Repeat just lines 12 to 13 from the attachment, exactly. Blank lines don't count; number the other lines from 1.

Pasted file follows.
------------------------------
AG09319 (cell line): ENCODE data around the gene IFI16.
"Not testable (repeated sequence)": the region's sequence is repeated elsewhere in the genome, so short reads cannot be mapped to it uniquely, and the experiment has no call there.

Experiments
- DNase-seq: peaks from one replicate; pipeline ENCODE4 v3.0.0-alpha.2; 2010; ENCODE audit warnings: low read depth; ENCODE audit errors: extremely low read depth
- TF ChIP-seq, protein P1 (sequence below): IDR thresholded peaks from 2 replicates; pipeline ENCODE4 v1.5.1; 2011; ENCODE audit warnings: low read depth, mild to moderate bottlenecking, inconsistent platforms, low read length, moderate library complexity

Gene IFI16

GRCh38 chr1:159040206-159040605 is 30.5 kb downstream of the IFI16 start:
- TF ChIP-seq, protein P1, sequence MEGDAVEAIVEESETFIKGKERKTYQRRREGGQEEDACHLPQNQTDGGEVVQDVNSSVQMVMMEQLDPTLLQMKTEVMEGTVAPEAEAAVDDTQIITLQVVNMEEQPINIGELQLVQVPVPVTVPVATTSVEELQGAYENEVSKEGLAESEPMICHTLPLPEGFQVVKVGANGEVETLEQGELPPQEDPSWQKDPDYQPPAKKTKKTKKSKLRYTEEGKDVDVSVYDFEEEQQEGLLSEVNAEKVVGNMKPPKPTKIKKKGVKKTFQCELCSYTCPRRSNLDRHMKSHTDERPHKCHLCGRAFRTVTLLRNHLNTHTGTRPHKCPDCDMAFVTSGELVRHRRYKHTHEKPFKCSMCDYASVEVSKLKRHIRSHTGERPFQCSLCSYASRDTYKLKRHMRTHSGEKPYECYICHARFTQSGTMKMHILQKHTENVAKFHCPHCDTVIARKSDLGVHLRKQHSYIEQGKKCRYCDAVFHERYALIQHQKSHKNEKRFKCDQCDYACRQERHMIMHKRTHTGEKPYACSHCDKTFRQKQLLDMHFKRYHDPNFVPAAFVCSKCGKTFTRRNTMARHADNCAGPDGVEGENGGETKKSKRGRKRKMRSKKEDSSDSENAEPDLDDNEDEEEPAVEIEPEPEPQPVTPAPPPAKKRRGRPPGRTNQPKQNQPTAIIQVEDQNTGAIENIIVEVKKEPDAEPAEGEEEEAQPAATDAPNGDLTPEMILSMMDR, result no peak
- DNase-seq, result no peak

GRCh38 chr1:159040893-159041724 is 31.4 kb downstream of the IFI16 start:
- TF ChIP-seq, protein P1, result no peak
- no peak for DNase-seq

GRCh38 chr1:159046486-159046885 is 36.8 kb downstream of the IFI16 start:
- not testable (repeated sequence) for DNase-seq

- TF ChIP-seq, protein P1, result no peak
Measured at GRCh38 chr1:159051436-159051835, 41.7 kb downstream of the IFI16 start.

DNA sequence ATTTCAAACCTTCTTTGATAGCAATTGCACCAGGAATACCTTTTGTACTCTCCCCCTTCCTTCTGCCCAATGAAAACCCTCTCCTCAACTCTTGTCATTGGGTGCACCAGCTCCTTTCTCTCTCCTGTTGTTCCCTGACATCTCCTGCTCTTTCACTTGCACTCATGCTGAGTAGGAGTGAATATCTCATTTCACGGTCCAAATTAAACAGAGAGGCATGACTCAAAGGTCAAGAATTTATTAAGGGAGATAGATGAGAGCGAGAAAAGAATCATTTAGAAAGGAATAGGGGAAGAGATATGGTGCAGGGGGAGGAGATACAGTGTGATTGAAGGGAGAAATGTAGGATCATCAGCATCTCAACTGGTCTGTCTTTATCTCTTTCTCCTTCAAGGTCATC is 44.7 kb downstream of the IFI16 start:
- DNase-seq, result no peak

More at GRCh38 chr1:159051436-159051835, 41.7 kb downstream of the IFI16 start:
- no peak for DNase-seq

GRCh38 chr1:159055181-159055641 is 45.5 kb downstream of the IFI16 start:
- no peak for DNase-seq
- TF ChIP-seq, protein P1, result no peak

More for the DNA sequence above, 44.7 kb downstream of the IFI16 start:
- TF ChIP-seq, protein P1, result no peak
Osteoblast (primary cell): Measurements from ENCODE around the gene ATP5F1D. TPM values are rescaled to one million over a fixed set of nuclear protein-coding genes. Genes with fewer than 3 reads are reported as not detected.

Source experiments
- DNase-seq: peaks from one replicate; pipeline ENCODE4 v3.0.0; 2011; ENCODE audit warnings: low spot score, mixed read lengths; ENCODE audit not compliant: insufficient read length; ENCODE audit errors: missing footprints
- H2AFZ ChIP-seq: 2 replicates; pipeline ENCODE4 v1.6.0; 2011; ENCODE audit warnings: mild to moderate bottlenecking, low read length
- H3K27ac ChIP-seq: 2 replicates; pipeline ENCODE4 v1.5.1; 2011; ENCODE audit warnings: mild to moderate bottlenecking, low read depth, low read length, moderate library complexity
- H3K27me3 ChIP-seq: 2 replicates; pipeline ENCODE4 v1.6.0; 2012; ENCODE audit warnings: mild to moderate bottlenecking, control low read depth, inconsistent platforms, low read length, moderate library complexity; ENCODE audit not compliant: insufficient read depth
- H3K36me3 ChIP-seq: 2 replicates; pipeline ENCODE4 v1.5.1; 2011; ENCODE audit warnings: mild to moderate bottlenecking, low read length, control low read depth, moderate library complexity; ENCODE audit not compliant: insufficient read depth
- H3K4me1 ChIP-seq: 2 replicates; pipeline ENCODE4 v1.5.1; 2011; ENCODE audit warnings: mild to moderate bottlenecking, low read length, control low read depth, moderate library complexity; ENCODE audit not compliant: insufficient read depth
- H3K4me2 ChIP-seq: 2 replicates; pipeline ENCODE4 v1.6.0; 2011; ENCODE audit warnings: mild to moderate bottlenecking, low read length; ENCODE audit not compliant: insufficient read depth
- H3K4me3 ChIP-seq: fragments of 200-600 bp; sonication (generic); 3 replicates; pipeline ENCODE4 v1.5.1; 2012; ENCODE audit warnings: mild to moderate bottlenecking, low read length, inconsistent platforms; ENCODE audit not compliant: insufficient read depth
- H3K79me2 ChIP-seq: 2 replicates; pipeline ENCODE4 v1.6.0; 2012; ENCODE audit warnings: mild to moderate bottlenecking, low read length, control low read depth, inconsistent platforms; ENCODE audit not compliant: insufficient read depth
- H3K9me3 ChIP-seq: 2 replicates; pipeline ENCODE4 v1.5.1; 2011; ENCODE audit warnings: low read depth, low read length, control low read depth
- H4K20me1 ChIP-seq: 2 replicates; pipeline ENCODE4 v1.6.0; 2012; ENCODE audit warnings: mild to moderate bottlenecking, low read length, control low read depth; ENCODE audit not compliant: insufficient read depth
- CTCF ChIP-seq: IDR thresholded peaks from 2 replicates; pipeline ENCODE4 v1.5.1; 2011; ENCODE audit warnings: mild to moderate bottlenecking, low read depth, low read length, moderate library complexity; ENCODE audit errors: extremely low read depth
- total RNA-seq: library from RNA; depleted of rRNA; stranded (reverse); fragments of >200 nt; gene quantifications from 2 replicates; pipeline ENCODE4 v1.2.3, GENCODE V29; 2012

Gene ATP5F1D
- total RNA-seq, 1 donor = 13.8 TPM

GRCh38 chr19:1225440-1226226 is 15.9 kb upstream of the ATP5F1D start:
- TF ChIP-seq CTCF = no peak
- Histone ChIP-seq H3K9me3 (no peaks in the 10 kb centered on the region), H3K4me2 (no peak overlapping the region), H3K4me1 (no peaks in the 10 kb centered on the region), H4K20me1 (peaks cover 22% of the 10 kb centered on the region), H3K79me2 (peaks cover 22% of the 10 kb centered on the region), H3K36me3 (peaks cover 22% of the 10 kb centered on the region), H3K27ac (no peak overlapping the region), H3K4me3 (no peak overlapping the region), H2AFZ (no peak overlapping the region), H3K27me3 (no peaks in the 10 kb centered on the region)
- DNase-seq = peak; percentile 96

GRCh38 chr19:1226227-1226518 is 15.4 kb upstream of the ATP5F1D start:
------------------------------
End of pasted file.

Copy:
- no peak for DNase-seq

GRCh38 chr1:159046486-159046885 is 36.8 kb downstream of the IFI16 start: